State testing data show that several contaminants — all of which can be harmful to human health — are commonly found in the drinking water provided to residents of South Dakota, but whether the contaminants are present at unhealthful levels is a matter of ongoing debate.
In most cases, the tap water generated by the 650 drinking-water systems across the state fall well within guidelines set by the U.S. Environmental Protection Agency for safe consumption of lead, copper, nitrates, arsenic, radium, uranium, and a chlorine sanitation byproduct called trihalomethanes.
All of those chemicals, most of them known carcinogens, are consistently found in much of the drinking water tested regularly by South Dakota water system operators and reported to the state and federal governments. Except in rare cases, such as when a system failure occurs or a contaminant builds up over time, the contaminant levels fall below the legal guidelines set by the EPA.
But a national environmental group is trying to change the definition of “safe” and strengthen federal and state guidelines for what is considered “healthful” when it comes to the presence of dangerous contaminants in drinking water. In its annual report on America’s drinking water supply, released on Oct. 26, the nonprofit Environmental Working Group noted that many federal water-quality standards have not been updated in 20 or even 50 years, and that there are no legal limits whatsoever for 160 contaminants that can make their way into the American drinking-water system.
“The disturbing truth shown by the data is that when most Americans drink a glass of tap water, they’re also getting a dose of industrial or agricultural contaminants linked to cancer, harm to the brain and nervous system, changes in the growth and development of the fetus, fertility problems and/or hormone disruption,” the EWG said in a news release.
The study’s two main goals, according to Alexis Temkin, a staff toxicologist at EWG, is to provide Americans with an easy way to find recent data on the quality of their local drinking-water system and to highlight the group’s belief that contamination standards need to be updated and strengthened.
“Primarily, what we know is that ‘legal’ doesn’t necessarily mean ‘safe,’” Temkin said. “The vast majority of the utilities across the country get a passing grade by the EPA even though contaminants are almost always present.”
The EWG water-quality study is among the most comprehensive in the country, examining testing results from nearly 50,000 water systems across the U.S., including all of those in South Dakota that are regulated and subject to state testing requirements.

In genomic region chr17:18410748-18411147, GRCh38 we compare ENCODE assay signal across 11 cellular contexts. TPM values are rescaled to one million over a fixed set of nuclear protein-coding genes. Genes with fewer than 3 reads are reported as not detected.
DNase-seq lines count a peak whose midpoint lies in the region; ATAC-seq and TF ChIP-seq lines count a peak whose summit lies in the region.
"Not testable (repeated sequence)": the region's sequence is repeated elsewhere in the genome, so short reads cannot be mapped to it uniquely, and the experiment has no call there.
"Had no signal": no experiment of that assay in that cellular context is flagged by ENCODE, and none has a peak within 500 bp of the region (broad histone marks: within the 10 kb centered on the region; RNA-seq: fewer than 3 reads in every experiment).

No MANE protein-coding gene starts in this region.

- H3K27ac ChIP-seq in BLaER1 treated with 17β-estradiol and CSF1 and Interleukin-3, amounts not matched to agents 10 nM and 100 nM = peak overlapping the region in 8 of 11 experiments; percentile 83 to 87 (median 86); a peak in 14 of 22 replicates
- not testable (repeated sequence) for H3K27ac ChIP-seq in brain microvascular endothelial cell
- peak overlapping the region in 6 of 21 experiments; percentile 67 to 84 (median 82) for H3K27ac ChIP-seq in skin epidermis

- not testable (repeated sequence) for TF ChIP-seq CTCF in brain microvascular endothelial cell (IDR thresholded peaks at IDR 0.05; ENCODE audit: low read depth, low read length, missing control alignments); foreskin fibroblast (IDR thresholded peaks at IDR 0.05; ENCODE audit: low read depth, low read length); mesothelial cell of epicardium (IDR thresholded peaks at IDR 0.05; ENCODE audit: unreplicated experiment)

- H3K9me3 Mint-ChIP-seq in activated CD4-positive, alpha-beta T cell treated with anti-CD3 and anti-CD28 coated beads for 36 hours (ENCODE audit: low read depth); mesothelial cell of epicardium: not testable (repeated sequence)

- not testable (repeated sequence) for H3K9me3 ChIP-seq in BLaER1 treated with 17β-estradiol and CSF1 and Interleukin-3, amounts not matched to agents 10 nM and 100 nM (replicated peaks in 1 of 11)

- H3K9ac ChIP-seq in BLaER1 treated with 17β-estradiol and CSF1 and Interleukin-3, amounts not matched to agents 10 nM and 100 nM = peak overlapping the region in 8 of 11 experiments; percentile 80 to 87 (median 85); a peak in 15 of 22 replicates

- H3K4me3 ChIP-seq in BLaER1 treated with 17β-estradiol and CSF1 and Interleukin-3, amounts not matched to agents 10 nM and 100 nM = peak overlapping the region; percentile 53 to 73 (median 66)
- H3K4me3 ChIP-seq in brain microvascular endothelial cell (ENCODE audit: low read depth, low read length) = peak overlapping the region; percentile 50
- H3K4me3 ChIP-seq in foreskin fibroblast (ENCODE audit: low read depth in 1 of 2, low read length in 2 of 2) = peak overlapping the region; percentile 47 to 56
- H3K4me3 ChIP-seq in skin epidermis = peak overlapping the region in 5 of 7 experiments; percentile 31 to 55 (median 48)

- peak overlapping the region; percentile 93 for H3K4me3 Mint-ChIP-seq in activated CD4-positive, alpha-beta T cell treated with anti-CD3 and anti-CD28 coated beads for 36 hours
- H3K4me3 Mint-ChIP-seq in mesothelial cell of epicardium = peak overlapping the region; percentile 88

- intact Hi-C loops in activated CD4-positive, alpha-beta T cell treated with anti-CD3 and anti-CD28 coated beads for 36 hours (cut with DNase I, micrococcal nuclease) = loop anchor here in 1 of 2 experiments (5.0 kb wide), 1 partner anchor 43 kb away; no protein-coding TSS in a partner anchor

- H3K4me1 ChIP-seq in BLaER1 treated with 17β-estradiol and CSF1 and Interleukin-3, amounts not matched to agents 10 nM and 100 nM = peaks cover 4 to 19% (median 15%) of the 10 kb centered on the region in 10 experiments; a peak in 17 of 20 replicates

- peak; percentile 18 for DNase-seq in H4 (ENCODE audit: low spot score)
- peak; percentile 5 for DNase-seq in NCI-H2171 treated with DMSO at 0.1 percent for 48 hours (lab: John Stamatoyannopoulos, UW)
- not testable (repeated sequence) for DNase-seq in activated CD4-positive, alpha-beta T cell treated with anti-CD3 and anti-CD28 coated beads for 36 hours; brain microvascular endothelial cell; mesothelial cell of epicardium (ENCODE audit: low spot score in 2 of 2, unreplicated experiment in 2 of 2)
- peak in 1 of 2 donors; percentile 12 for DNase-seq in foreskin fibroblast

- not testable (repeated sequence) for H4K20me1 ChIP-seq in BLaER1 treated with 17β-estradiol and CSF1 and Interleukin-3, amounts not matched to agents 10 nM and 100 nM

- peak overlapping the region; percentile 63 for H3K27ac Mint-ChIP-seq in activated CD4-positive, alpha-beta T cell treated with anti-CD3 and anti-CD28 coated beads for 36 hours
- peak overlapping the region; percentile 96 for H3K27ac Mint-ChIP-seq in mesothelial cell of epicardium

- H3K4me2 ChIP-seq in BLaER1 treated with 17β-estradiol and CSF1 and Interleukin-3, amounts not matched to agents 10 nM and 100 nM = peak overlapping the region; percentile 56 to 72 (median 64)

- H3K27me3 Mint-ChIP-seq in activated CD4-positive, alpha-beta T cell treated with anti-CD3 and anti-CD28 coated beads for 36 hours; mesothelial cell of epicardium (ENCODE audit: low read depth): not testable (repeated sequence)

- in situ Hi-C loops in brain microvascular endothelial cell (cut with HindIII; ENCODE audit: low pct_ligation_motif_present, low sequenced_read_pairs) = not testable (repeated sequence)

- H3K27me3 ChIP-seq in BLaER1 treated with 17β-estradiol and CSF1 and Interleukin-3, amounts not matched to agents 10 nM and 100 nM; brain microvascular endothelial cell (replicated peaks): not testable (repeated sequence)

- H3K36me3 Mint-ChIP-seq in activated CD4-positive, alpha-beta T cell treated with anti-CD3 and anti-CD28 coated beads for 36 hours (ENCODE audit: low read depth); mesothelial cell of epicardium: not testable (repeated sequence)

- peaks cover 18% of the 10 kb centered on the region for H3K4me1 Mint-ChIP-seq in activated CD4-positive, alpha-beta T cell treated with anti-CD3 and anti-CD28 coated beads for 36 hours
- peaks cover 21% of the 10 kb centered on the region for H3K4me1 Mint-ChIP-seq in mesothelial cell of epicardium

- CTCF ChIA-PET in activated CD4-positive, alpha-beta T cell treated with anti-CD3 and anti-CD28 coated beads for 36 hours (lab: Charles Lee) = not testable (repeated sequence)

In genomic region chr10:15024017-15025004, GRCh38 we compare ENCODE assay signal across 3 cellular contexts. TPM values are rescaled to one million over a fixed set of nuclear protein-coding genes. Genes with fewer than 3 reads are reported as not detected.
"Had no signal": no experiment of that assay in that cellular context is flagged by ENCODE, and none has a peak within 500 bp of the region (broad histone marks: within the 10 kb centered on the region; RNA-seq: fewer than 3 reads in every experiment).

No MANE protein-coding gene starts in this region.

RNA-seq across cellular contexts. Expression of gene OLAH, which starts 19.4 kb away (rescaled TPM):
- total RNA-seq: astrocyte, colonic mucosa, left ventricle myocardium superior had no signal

The EWG, however, creates its own set of safety guidelines that are based on the most stringent health guidelines and scientific data currently available, some from the state of California, which is known for its aggressive approach to protecting drinking water, Temkin said.
Based on its own safety guidelines, and not EPA legal standards, the group found that nearly all South Dakotans are consuming drinking water with contaminants at unhealthy levels.
The EWG study, which uses a two-year average of data from 2015-17, reported that 291 South Dakota utilities serving about 703,500 people had unhealthful levels of trihalomethanes, or THMs, the chlorine byproduct that can cause bladder and skin cancers and inhibit fetal growth. The study found that 234 systems serving 458,500 people had unhealthful levels of nitrate; 83 systems serving 421,250 people had unhealthful levels of chromium; 37 systems serving 201,000 people had unhealthful levels of arsenic; and 210 systems serving 220,000 people had unhealthful levels of radium or uranium.
Inspection data from the South Dakota Department of Environment and Natural Resources reveals that from 2012 through 2016, 712 water systems across South Dakota were cited 2,673 times for water-quality or system violations that potentially affected a total of 334,300 people.
A spokesman for the DENR, which is responsible for water testing, system monitoring and enforcement of contaminant limits, said the EWG study represents an unfair “apples-to-oranges comparison” of water-quality standards.
“Historically, EWG has highlighted a state’s water quality first based on non-enforceable goals rather than enforceable maximum contaminant levels,” DENR spokesman Brian Walsh wrote to News Watch in response to written questions.
The highly strict contaminant standards used by EWG may create a misleading picture for the public that drinking water across the country and in South Dakota is unsafe, said Jeremiah Corbin, source-water protection specialist for the South Dakota Association of Rural Water Systems.
“I’m concerned that they may give people the misconception that their water is not safe when, based on drinking-water standards, it is safe,” Corbin said. “By cherry-picking what health levels they’re going to choose for safe water, it unfairly muddies the conversation.”